Electroconvulsive Therapy

Electroconvulsive therapy (ECT) is popularly known as electroshock therapy. This treatment induces a seizure by delivering an electrical current directly into a person’s body. It has historically been used to treat a wide variety of mental health conditions, and its use remains extremely controversial.

History of ECT
Medical practitioners have been inducing seizures to treat a variety of illnesses for hundreds of years. Modern electroconvulsive therapy was invented in the 1940s, and the procedure has undergone several changes designed to make it safer since that time. In the mid-20th century, patients in psychiatric hospitals frequently underwent electroconvulsive therapy against their will. The backlash against this practice resulted in a significant decline in its usage.

In recent years, however ECT has made a comeback, and many people report that it is particularly effective at treating depression. The effects of ECT on the brain, however, have not been directly studied on people before and after ECT because of potential ethical problems of such a study. ECT’s effectiveness has been demonstrated in animals, but the exact reason why seizures can produce an improvement in some people is not known. Moreover, the results are not predictable and some people experience no improvement from the treatment.

When is ECT Used?
In contemporary psychiatry, patients must consent to ECT. It is only recommended in cases where other forms of treatment are ineffective. People with schizophrenia, severe depression, Tourette syndrome, and obsessive-compulsive disorder may experience improved functioning after ECT. The most common side effect of ECT is memory loss. This memory loss may be temporary or permanent, and the degree to which a person loses his or her memory cannot be predicted. People may also experience medical complications due to the effects of the electricity on the body. Heart problems are among the most significant risks.

How Does ECT Work?
Patients are given anesthesia and muscle relaxants so that they are not awake and do not feel pain during the procedure. A doctor may then place a bite guard in the patient’s mouth to prevent him or her from biting through their tongue. A doctor then attaches electrodes to the patient’s head and delivers an electrical current to induce a seizure. The seizure may last anywhere from a few seconds to a few minutes. Patients typically receive six to twelve treatments spaced closely together.


  1. Kring, A. M., Johnson, S. L., Davison, G. C., & Neale, J. M. (2010). Abnormal psychology. Hoboken, NJ: John Wiley & Sons.
  2. Mayo Clinic. (2010, July 09). Electroconvulsive therapy (ECT). Mayo Clinic. Retrieved from http://www.mayoclinic.com/health/electroconvulsive-therapy/MY00129

Last Updated: 08-6-2015

  • Leave a Comment
  • Christine

    March 17th, 2017 at 11:00 PM

    Husband has Frontal Temporal Degeneration, dementia. Alzheimer’s now mentioned and currently on psychotic meds for behavior issues and psychosis. ECT was mentioned to research by care manager while he was hospitalized, but it was never prescribed. This was an easy article for me to understand with its possible side effects. Thank you!!

  • Joe

    June 28th, 2018 at 1:38 PM

    Currently I am on the verge of beginning ECT for chronic depression. Unfortunately I cannot help you with the specifics because my first time will be next Tuesday. I work in the healthcare field and with every conversation with every other health care practitioner, they all say it’s more beneficial for most people than not. Best of luck I wish I could help more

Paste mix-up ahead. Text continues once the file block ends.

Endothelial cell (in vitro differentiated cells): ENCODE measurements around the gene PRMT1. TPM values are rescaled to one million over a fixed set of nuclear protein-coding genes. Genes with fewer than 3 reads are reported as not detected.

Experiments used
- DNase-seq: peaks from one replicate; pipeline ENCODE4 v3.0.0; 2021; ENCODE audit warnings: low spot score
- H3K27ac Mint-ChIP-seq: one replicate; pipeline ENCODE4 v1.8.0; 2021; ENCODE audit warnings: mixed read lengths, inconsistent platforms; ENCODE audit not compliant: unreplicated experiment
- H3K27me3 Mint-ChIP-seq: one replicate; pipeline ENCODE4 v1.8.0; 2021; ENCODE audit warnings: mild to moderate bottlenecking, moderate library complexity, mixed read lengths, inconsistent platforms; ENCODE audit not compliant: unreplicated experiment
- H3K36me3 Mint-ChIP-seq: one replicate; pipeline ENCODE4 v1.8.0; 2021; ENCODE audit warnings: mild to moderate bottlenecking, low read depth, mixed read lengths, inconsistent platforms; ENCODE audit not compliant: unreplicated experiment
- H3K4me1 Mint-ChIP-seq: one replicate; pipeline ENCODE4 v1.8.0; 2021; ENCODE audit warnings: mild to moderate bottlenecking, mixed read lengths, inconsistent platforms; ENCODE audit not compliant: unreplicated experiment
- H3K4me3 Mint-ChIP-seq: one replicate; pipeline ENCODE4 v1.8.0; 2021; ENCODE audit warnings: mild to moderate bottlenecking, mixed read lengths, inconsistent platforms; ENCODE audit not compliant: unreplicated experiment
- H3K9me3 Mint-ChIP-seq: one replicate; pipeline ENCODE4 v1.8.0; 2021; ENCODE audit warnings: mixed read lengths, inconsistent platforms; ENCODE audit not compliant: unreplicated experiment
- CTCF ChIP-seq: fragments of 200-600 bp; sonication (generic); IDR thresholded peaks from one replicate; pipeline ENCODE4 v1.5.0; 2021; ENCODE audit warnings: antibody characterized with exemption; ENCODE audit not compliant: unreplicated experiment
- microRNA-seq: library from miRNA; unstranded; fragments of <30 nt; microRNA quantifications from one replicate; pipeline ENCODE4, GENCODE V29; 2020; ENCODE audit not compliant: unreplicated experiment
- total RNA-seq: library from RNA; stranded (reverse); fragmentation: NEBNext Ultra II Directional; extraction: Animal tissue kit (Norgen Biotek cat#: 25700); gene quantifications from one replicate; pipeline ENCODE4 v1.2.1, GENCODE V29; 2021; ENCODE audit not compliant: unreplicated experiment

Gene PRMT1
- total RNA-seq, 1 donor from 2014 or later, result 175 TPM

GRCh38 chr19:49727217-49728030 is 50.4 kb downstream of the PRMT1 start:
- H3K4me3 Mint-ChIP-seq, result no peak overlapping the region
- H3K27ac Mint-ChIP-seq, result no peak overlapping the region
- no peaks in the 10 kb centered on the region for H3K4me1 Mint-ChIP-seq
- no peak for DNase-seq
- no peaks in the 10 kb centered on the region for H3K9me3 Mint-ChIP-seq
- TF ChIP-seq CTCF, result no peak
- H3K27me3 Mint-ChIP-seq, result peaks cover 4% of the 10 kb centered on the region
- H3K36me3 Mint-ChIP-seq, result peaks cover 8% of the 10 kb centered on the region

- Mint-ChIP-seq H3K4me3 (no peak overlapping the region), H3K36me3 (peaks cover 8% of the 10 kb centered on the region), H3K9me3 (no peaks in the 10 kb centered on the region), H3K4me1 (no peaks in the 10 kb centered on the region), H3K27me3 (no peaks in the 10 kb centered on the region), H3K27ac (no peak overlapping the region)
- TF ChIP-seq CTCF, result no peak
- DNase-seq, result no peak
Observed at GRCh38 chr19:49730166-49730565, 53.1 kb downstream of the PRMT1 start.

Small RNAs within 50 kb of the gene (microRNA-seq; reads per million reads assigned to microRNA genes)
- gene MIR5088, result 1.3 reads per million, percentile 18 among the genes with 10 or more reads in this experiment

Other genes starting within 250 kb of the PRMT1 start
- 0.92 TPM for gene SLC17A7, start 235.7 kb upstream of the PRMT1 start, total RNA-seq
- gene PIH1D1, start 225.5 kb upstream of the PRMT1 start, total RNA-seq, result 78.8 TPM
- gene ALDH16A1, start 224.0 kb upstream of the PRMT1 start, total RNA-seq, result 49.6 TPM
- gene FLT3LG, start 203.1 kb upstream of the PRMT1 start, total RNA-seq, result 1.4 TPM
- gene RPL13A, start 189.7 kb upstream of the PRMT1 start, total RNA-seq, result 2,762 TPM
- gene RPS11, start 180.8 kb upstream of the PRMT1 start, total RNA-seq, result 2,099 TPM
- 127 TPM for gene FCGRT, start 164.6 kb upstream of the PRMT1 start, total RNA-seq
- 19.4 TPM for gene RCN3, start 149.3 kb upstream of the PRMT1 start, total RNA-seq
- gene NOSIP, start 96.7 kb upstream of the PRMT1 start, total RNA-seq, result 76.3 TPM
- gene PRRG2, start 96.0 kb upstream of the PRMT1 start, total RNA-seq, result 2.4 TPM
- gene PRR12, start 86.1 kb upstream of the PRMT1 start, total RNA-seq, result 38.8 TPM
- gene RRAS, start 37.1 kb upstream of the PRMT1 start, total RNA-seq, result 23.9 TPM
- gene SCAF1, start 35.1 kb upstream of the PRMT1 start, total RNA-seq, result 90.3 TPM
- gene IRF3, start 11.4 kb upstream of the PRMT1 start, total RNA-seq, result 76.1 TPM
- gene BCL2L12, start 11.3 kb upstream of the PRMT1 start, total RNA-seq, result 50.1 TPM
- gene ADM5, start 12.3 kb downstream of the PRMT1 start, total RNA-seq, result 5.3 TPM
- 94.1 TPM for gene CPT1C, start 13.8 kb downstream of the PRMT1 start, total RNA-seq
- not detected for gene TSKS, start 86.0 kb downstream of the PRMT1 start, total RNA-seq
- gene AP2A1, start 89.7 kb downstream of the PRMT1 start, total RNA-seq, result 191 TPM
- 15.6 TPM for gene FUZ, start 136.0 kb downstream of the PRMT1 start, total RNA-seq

• Candy

    July 24th, 2021 at 12:05 PM

    How r u now dear?

  • Jeff

    December 28th, 2021 at 8:36 PM

    I am a 75 year old gay male and diagnosed dyslexia in 1989; learning disabilities. In my youth I was dubbed as lazy and did not try in school. I was never disruptive or rude to teachers, never sent to the deans office, I am unable to read and retain and listen and retain, unable to do simple math, I sometimes stutter. Have feelings of worthlessness and no self esteem. I heard about “shock treatment” for mental disorders and have been online reading everything I can find, testimonials, comments, pros and cons, what the Mayo Clinic has to say. I have been to a psychiatrist in the past as well as a phycologist and no medications were ever prescribed. I wish to explore electroconvulsive therapy in an attempt to feel good about myself and have a feeling of self-worth for the first time in my life. I wish to hear comments from others who have suffered as I have. Please excuse misspellings.

  • Jeff

    December 29th, 2021 at 7:07 AM

    Yesterday I left a message concerning my mental health in detail. My thought that providing details that it would be helpful and seeking solutions and meeting other people who have suffered with dyxlexia and learning disabilities as I have my entire life. I was disappointed to see my comments were removed. Do I not qualify? I very much want to hear from people who have undergone ECT, something I very much want to explore.

  • Christina

    August 20th, 2022 at 8:51 PM

    Did anyone experience ect?

  • Jeff

    August 30th, 2023 at 11:35 PM

    My earlier comment of December 28, 2021 had a number of obvious spelling errors. I am sorry no one has replied with personal comments regarding ECT. I continue to believe with the aid of a board certified Psychiatrist that I am willing to undergo ECT with the belief and hope it can help with my dyslexia and learning disabilities.
    I had sincerely hoped that others with conditions like mine would have shared their experiences here. I have nothing to hide and it took courage to speak here in public with others.

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